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Green Goddess

In the garden with L’Oréal’s Carol Hamilton.

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Appeared In
Special Issue
Beauty Inc issue 08/12/2011

Carol Hamilton’s no muckraker, but she sure does love to dig up the dirt. Hamilton, the president of L’Oréal USA’s luxury products division, is an avid gardener who has created a veritable Eden at her weekend retreat in Litchfield, Conn.

This story first appeared in the August 12, 2011 issue of WWD.  Subscribe Today.

“I’m at my most content when I’m gardening,” says Hamilton, who, for the record, also likes to plant, prune and deadhead (gardening lingo for clearing away dead flowers.) She first developed her green thumb while summering on Cape Cod, but her passion bloomed after she and her husband bought the Marcel Breuer–designed Connecticut house 12 years ago. Hamilton herself drew and designed the two primary gardens—one, enclosed in the walls of a stone dairy barn, planted with perennial shrubs, the other a perennial flower garden planted against a backdrop of a stone wall. “The flower garden is an explosion of color, bright color, which makes me very happy,” she says, “while the shrub garden is much more peaceful and elegant, with white, lavender, blue and a lot of different hues of green.”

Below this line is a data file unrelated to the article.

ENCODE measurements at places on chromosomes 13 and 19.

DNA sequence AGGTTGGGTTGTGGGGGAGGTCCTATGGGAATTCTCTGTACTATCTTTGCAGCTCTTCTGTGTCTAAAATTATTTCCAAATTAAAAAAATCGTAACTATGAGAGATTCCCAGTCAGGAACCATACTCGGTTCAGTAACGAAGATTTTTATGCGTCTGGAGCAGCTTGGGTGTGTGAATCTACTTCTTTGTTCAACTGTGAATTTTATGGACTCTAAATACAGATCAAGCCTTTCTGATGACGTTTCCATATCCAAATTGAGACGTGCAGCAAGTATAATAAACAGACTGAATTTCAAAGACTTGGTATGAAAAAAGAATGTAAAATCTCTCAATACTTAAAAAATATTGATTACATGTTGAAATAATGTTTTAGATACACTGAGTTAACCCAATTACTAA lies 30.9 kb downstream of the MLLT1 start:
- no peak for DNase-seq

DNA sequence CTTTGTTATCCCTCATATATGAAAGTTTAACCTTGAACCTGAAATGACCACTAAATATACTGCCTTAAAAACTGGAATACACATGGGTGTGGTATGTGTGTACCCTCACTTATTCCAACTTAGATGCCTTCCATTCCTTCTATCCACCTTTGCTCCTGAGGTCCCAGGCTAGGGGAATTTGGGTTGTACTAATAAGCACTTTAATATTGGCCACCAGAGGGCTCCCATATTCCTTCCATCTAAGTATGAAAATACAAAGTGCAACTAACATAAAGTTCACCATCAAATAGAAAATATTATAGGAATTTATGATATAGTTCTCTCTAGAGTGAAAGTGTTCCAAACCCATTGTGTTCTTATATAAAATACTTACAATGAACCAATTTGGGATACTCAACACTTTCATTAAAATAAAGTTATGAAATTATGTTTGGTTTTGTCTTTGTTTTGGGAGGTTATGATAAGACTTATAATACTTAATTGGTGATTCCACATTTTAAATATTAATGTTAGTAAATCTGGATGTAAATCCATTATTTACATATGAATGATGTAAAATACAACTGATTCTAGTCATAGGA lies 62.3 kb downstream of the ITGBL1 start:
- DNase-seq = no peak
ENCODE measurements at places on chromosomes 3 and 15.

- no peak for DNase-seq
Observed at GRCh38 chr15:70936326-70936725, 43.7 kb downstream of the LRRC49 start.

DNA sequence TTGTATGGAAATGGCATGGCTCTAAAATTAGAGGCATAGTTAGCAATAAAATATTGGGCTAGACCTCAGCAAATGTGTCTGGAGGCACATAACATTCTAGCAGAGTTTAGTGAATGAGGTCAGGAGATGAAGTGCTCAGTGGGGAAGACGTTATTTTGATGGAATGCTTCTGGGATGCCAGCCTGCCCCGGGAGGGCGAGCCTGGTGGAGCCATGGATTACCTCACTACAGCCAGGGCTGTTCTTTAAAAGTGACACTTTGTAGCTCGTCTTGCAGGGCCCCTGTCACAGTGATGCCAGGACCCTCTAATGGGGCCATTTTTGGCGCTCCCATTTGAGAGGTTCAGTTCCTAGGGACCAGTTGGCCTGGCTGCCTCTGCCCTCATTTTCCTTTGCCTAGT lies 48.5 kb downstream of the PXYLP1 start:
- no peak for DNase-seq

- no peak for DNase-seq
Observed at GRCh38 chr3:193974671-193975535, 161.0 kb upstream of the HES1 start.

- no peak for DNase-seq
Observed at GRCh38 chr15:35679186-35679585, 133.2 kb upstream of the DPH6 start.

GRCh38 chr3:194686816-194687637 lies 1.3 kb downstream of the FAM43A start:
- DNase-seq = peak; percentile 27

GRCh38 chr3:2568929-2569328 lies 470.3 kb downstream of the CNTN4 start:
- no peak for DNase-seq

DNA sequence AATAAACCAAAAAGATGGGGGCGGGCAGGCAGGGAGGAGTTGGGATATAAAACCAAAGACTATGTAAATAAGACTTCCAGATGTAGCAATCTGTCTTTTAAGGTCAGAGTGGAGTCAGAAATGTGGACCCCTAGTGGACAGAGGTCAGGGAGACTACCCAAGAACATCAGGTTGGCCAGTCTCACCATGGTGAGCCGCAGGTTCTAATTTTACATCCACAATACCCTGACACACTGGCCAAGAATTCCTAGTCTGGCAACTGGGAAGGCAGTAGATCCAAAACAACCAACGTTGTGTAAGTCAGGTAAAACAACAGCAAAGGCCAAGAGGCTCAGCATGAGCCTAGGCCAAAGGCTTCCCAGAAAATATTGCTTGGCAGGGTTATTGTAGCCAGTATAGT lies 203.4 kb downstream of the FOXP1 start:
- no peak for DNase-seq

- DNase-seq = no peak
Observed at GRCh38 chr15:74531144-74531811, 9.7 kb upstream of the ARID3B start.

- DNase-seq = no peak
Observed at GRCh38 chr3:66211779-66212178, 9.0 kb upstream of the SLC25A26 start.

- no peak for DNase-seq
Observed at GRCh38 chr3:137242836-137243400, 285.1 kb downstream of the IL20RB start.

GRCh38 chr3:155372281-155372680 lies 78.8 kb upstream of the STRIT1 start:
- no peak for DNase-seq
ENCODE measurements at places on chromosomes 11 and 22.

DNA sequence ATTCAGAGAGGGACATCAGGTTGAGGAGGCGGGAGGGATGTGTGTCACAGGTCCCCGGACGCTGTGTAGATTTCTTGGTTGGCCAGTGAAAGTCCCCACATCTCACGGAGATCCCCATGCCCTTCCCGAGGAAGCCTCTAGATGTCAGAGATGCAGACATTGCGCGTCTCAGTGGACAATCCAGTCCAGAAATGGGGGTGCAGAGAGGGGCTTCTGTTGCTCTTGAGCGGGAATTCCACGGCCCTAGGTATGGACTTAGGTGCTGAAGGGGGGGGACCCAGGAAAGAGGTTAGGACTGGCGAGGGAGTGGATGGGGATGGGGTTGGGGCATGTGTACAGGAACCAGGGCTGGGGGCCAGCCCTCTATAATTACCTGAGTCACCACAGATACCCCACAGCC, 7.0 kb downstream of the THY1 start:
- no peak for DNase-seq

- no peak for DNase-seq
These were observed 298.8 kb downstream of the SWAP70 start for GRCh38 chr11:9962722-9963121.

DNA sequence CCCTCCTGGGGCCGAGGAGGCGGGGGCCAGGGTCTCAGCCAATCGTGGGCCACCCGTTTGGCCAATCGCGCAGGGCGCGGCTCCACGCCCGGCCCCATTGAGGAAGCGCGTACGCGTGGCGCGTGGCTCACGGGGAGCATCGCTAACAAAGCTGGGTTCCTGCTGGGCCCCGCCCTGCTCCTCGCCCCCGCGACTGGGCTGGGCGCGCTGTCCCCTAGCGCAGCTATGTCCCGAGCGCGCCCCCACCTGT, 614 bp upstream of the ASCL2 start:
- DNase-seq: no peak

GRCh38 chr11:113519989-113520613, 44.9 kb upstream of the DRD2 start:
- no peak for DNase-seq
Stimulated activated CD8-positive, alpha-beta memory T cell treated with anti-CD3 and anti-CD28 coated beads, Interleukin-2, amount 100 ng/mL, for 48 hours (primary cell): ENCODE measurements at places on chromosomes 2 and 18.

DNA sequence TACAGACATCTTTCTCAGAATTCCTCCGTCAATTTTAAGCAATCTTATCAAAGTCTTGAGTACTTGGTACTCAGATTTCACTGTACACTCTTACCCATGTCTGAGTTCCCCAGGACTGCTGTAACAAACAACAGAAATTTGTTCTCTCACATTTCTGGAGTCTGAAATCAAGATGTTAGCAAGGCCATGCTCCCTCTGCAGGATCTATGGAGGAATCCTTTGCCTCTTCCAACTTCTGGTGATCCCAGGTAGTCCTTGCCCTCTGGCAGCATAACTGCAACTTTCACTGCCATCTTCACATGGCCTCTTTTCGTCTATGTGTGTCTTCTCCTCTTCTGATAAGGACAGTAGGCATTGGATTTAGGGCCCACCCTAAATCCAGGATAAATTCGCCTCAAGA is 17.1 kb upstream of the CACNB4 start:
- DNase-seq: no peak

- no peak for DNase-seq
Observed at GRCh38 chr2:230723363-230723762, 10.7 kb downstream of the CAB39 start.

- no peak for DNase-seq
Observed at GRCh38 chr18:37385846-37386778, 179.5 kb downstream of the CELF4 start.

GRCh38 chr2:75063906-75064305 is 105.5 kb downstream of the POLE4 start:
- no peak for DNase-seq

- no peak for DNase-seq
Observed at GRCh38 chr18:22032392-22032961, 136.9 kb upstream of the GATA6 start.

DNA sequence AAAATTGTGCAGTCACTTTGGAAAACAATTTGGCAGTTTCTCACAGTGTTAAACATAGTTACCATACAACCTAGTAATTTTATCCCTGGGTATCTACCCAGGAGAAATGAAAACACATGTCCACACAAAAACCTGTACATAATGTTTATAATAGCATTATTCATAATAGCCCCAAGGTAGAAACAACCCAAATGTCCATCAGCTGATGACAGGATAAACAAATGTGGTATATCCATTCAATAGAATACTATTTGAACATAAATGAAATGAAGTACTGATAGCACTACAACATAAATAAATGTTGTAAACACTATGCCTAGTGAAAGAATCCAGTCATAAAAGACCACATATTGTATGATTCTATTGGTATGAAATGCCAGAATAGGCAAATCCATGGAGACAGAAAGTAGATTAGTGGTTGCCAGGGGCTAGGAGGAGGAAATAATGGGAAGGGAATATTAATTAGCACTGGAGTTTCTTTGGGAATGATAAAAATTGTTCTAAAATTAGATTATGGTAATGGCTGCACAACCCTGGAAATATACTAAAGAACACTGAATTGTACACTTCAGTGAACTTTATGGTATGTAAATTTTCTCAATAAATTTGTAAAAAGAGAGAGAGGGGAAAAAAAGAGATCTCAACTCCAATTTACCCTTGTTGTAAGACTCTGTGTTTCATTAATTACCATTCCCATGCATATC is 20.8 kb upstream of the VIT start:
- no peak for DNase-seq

In addition to the act itself, it’s the nuance that Hamilton loves. Of the dahlia, for example, one of her favorite flowers, she says, “Every single flower that blooms is a work of art. It is magnificent—the color, the shape, the petals. You could just stare at it for an hour.” Other favorites include astilbes, rudbeckias (more commonly known as black-eyed Susans) and hydrangea, of which Hamilton grows four different varieties in the shrub garden, including double blues (which thrive in acidic soil, she notes) and a rare Japanese climbing variety.

“Gardening stimulates my creativity for work, because it’s so much about color and design. Another similarity is that it takes time to see the fruits of your labor,” she says. “Things grow and evolve and mature and every year they’re different and need to be mentored. There’s a lot of similarity between watching your garden grow and finding the right fit of plants, and work, where you’re trying to find the right fit for a technology or talent.” That being said, Hamilton also relishes the all-engrossing nature of her pastime, and likes nothing better than kicking back with a Cosmopolitan (pink to match the flowers, natch) and surveying the fruits of her labor. “It’s a total escape,” says Hamilton. “I completely forget about work.”

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